SitNews - Stories in the News - Ketchikan, Alaska


Price Gouging Legislation to be Introduced


December 02, 2008

Senator Bill Wielechowski (D-Anchorage) announced Monday that he will introduce legislation to make price gouging a crime in Alaska. And then today three Democrats announced they will file legislation to relieve Alaskans from paying the highest gas prices in the United States.

More than 30 states have price gouging laws, and legislatures in more than 12 states are considering adopting or strengthening them.

Wielechowski says his bill will focus on ensuring that essential energy supplies are affordable.

"In an energy rich state like Alaska, residents deserve to know they will be charged a fair and reasonable price for critical energy supplies, like gasoline to drive their cars," Wielechowski said.

In the past year, gasoline spiked to almost $5/gallon in Anchorage as well as in Ketchikan and more than $8/gallon in the Bush. Heating oil hit $9/gallon in some remote communities, and the price of natural gas continues to climb.

"The bottom line is it's not ok to gouge Alaskans on needed energy supplies," Wielechowski added.

The bill will apply when prices skyrocket without justification. Those found guilty can be charged a fine of not more than $25,000 and treble damages.

The bill will also stiffen penalties for anti-trust violations, where it can be proven that two or more suppliers colluded to inflate prices. Alaska's anti-trust penalties are currently woefully inadequate.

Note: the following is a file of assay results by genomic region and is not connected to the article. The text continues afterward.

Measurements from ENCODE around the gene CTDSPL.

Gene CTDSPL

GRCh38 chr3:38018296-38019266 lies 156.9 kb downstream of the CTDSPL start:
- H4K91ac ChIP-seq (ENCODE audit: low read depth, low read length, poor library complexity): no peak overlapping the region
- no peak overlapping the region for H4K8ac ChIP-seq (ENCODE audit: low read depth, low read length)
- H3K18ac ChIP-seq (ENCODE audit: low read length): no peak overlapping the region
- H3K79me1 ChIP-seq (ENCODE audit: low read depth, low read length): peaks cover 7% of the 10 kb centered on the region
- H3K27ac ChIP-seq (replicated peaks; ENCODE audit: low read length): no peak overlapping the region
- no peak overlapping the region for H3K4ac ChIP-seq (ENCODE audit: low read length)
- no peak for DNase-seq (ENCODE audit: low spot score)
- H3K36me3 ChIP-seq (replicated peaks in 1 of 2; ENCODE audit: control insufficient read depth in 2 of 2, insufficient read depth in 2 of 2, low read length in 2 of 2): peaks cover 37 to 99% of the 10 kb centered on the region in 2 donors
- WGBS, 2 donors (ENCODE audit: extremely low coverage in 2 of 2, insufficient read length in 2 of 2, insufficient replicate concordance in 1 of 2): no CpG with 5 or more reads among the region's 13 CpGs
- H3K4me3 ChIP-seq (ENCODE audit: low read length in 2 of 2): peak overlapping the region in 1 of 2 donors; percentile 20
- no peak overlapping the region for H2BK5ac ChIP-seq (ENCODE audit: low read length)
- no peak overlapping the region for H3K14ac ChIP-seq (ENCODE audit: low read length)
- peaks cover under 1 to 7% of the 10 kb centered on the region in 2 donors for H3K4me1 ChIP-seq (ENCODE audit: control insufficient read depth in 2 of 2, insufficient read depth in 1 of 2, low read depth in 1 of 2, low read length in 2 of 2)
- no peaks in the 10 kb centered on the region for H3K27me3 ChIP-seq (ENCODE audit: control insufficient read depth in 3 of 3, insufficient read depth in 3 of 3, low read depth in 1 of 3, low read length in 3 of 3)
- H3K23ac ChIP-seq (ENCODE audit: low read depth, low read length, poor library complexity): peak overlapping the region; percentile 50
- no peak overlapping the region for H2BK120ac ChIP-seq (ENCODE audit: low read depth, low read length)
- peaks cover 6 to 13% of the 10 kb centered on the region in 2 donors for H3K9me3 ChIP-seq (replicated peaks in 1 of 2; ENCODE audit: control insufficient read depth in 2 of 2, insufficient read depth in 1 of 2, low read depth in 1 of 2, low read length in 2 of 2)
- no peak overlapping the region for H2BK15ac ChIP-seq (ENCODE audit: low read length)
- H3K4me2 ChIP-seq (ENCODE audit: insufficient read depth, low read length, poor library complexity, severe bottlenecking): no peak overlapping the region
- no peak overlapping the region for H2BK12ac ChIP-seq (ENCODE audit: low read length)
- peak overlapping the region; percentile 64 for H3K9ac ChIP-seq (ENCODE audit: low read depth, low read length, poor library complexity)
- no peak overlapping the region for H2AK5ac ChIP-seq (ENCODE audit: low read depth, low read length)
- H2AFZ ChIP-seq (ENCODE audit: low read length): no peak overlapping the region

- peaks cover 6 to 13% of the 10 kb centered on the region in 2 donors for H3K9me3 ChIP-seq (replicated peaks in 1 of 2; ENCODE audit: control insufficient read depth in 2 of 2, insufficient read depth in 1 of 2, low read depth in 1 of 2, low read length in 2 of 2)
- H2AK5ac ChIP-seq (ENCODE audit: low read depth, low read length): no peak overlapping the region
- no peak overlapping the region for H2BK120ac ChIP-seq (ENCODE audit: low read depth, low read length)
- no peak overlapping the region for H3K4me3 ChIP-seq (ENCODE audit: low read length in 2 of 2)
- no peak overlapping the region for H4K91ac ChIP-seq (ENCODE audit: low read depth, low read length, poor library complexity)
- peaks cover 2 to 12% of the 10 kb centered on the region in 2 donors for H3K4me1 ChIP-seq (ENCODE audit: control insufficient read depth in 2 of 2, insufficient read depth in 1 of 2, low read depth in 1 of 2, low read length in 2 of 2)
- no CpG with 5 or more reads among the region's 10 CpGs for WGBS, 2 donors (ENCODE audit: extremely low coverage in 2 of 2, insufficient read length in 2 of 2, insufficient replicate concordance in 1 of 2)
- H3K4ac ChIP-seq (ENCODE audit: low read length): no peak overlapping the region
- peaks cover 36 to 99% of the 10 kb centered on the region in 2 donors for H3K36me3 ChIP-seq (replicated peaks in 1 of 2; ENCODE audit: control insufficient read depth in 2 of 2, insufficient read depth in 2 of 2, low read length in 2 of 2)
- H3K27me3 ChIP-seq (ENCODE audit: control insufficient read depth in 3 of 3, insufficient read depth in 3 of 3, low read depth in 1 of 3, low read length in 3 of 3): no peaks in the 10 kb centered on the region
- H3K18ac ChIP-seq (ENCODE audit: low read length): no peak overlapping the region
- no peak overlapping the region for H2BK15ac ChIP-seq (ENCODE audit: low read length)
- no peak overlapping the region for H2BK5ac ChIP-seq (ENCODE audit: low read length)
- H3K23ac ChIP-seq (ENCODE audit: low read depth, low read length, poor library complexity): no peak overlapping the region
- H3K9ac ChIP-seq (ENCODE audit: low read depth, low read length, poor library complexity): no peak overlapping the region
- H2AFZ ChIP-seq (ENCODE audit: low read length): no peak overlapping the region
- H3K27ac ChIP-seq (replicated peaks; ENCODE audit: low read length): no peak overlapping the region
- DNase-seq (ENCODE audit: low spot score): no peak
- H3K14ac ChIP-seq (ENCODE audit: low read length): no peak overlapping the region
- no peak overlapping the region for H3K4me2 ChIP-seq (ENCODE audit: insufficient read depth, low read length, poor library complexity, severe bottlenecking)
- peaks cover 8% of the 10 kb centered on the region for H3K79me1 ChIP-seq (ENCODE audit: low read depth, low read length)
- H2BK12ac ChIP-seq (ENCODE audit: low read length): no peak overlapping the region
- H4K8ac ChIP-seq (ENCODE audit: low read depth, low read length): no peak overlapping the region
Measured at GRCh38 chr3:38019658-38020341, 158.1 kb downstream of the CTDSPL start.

"We hope this bill will send a message that price gouging in Alaska will not be tolerated." Wielechowski said. "We're putting the golden rule into law for those who never learned it."

Anchorage Democrats Pete Petersen, Chris Tuck and Les Gara will introduce the House legislation. Petersen and Tuck are newly elected. A similar effort is being undertaken by members of the Alaska Senate. This bill is aimed to help ensure essential energy supplies are affordable to consumers, and to protect local Alaska economies. In Alaska the price of gas in urban areas approached $5 per gallon this fall, and is still roughly $1 per gallon higher than in many places in the Lower 48. The problem is worse in Rural Alaska, where prices have hit $9 per gallon in some places.

"Alaskans shouldn't be paying the highest prices in the nation," Petersen said. "This price gouging bill should help to restore our fuel prices to a reasonable level."

More than 30 states have price gouging laws to address high prices following hurricanes, and other unusual circumstances that have led to unfair consumer pricing.

"We need to make sure Alaskans can afford to heat their homes and commute to work," Tuck said. "When price gouging occurs, local economies suffer."

Evidence shows Alaska's two refiners are using their market position to overcharge gas retailers and distributors for finished fuel products, including gasoline. Knowing Alaska's only alternative is to ship gasoline and diesel up from the Lower 48, refiners are basing their pricing on that high cost, rather than upon the lower price their pay for the Alaska crude oil they process.

The sponsors intend to send the message that price gouging in Alaska isn't acceptable. For those refiners that don't hear this message, the legislation will allow the state to intervene to establish a "just and reasonable" price ­ under rules the state's Regulatory Commission of Alaska already enforces on other utilities.

"We hope the refiners will treat Alaska's businesses and citizens as their neighbors," Gara said. "If not, then we'll have a tool to prevent those who'd take excessive profits during difficult economic times."

Source of News:

Office of Senator Bill Wielechowski (D-Anchorage)
Office of Representative Les Gara (D-Anchorage)


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Ketchikan, Alaska